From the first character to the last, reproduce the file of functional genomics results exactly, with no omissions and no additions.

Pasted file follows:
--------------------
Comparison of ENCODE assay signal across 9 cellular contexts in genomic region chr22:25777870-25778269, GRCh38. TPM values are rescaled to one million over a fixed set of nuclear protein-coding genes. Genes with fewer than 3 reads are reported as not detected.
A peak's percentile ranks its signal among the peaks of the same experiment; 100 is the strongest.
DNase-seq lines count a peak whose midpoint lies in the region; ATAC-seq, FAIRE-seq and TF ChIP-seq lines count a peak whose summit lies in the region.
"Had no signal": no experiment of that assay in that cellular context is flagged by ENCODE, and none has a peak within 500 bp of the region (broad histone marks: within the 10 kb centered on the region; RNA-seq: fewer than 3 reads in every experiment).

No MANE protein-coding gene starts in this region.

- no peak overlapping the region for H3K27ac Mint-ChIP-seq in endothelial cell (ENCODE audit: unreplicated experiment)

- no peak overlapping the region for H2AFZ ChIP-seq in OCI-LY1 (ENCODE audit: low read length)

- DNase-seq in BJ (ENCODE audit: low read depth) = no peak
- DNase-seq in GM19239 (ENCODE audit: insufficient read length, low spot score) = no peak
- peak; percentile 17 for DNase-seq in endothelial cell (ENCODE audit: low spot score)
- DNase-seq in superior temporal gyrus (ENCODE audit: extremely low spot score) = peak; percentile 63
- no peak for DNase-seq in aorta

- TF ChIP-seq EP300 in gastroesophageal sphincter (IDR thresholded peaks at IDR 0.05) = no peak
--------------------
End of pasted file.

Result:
Comparison of ENCODE assay signal across 9 cellular contexts in genomic region chr22:25777870-25778269, GRCh38. TPM values are rescaled to one million over a fixed set of nuclear protein-coding genes. Genes with fewer than 3 reads are reported as not detected.
A peak's percentile ranks its signal among the peaks of the same experiment; 100 is the strongest.
DNase-seq lines count a peak whose midpoint lies in the region; ATAC-seq, FAIRE-seq and TF ChIP-seq lines count a peak whose summit lies in the region.
"Had no signal": no experiment of that assay in that cellular context is flagged by ENCODE, and none has a peak within 500 bp of the region (broad histone marks: within the 10 kb centered on the region; RNA-seq: fewer than 3 reads in every experiment).

No MANE protein-coding gene starts in this region.

- no peak overlapping the region for H3K27ac Mint-ChIP-seq in endothelial cell (ENCODE audit: unreplicated experiment)

- no peak overlapping the region for H2AFZ ChIP-seq in OCI-LY1 (ENCODE audit: low read length)

- DNase-seq in BJ (ENCODE audit: low read depth) = no peak
- DNase-seq in GM19239 (ENCODE audit: insufficient read length, low spot score) = no peak
- peak; percentile 17 for DNase-seq in endothelial cell (ENCODE audit: low spot score)
- DNase-seq in superior temporal gyrus (ENCODE audit: extremely low spot score) = peak; percentile 63
- no peak for DNase-seq in aorta

- TF ChIP-seq EP300 in gastroesophageal sphincter (IDR thresholded peaks at IDR 0.05) = no peak